• There is a mutation that cannot be detected with current technology, either in BRCA1 or BRCA2.
  • There is a mutation in another gene which has not yet been discovered.
  • There is a mutation in another gene that is currently not being tested for.

What this result means for you and your family:

  • Does not provide a hereditary reason for the cancer in your family at this time.
  • Adult family members with cancer may still be eligible to be tested (your cancer may have happened by chance but there still could be a BRCA gene mutation causing cancer in your family).
  • Your cancer screening recommendations are based your personal and family medical history.
  • Genetic research is ongoing so it is good to call your genetic counsellor every few years to see if any new testing options are available.

3) A BRCA1 or BRCA2 gene mutation is not identified (negative result) but has been identified in at least one other family member

You have not inherited the BRCA1 or BRCA2 mutation identified in your family and do not have an increased risk of developing breast, ovarian, or other associated cancers. What this result means for you and your family:

  • Your risk for breast, ovarian and other cancers associated with hereditary breast and ovarian cancer is the same as the general population.
  • You are encouraged to follow the cancer screening guidelines for the general population.
  • Your children cannot inherit the BRCA1 or BRCA2 gene mutation from you as you cannot pass down what you do not have.
  • Other family members may still have inherited the gene mutation and would still be eligible for genetic testing for the gene mutation identified in your family.

4) Testing reveals a gene mutation of unknown significance

A gene mutation is identified but it is not known if the mutation increases your risk of breast or ovarian cancer. What this result means for you and your family:

  • Researchers are unable to tell whether this specific mutation is the reason for the cancer in your family. Your cancer screening recommendations are based your personal and family medical history.
  • Adult family members are likely not eligible to be tested for the BRCA gene mutation of unknown significance.
  • Adult family members with cancer may still be able to be tested for a BRCA1 or BRCA2 gene mutation (your cancer may have happened by chance but there still could be a known BRCA gene mutation causing cancer in your family).
  •  You should contact your genetic counsellor every few years to see if more information has been gathered about the significance of your mutation or if any new genetic testing options may be available.

How long will it take to get my test results?

The time it takes to get your results can vary significantly and may take up to a year. If you are the first person in your family to be tested, it will generally take longer than if you are being tested for a gene mutation already found in another family member.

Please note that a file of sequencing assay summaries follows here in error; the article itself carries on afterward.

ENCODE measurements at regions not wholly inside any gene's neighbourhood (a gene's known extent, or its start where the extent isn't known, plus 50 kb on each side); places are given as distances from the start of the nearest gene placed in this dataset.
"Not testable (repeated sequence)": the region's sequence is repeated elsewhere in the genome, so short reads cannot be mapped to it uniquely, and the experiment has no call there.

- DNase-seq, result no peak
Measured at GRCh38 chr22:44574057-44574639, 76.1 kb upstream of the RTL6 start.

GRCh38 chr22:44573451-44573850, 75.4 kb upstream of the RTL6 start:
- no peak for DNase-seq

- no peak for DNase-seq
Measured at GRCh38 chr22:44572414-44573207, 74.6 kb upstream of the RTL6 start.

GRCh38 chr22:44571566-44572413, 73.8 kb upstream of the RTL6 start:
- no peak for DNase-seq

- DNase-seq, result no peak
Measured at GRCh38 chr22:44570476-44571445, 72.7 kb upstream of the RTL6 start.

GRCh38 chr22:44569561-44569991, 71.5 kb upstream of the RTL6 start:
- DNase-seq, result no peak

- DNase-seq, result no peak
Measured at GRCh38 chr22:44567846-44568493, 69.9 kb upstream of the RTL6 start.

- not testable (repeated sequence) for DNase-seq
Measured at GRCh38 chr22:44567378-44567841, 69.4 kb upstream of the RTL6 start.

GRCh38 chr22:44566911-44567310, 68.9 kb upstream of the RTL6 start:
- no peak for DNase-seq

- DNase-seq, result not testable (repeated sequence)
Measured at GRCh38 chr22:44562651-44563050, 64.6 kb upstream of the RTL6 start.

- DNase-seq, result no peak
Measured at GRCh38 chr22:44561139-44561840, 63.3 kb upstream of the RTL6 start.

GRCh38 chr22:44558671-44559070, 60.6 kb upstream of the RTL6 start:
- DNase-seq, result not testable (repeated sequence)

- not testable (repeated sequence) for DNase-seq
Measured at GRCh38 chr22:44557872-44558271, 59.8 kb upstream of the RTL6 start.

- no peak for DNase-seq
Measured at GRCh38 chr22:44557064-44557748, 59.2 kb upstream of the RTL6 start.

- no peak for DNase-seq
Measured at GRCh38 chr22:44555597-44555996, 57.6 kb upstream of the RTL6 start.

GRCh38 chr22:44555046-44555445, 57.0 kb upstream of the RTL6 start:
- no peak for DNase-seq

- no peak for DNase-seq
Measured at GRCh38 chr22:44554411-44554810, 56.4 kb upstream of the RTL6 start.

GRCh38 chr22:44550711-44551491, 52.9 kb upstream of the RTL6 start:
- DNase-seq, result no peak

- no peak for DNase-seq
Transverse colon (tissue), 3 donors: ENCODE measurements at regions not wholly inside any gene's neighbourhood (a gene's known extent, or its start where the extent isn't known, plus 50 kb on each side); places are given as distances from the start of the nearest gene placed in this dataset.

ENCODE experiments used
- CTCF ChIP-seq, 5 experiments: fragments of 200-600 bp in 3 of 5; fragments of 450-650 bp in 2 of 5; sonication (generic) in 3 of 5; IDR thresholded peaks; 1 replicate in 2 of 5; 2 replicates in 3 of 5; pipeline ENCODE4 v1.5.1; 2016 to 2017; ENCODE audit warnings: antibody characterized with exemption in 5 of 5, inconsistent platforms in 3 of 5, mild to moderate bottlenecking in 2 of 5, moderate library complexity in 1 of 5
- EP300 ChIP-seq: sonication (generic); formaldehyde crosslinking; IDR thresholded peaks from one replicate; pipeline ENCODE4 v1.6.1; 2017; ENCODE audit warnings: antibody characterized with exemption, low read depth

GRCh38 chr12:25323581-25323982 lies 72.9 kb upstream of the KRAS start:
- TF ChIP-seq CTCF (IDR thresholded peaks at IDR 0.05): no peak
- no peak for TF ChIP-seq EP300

How might I feel after receiving my test results?

Every person will have a different experience with genetic testing. However, there are some common feelings that many people experience when they receive their results.

If testing identifies a gene mutation, you may feel angry, anxious, or afraid. However, you may also feel relieved or empowered by this information. You may have trouble making decisions about risk reduction management or telling other family members.

If testing does not identify a gene mutation, you may feel relieved, but you may also feel uncertain or fearful about your cancer risk. These are completely normal reactions.

Your genetic counsellor can help by discussing these feelings with you, provide strategies to help you cope with the information and connect you with other support resources.

Could I face discrimination if my results are positive – for example, in getting insurance coverage?

Genetic discrimination means being treated unfairly based on information about your genetic make-up. There are currently no laws that specifically protect Canadians against genetic discrimination.

If you test positive and are applying for private health or medical insurance you must disclose this fact if you are asked. This means that private insurance companies may deny you coverage or charge you more for coverage if they feel you are at a higher risk of developing cancer. If you are concerned about genetic discrimination affecting your insurance options, you may wish to consider your current and future life insurance needs and make arrangements prior to testing.

Your genetic test results would have no effect on your coverage under any public health care plan offered by your provincial/territorial government.

Should my children be tested?

Genetic testing is not available to children under 18 years of age. Since the cancers associated with hereditary breast and ovarian cancer typically occur in adulthood, test results will not change the health care provided to children. Those being tested should be old enough to decide whether or not genetic testing is right for them, as it can impact their lives on many levels.

Links to more information

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Genetic Testing
FORCE

Genetic Testing for Hereditary Cancer Syndromes
National Cancer Institute

BRCA1 and BRCA2: Cancer Risk and Genetic Testing
National Cancer Institute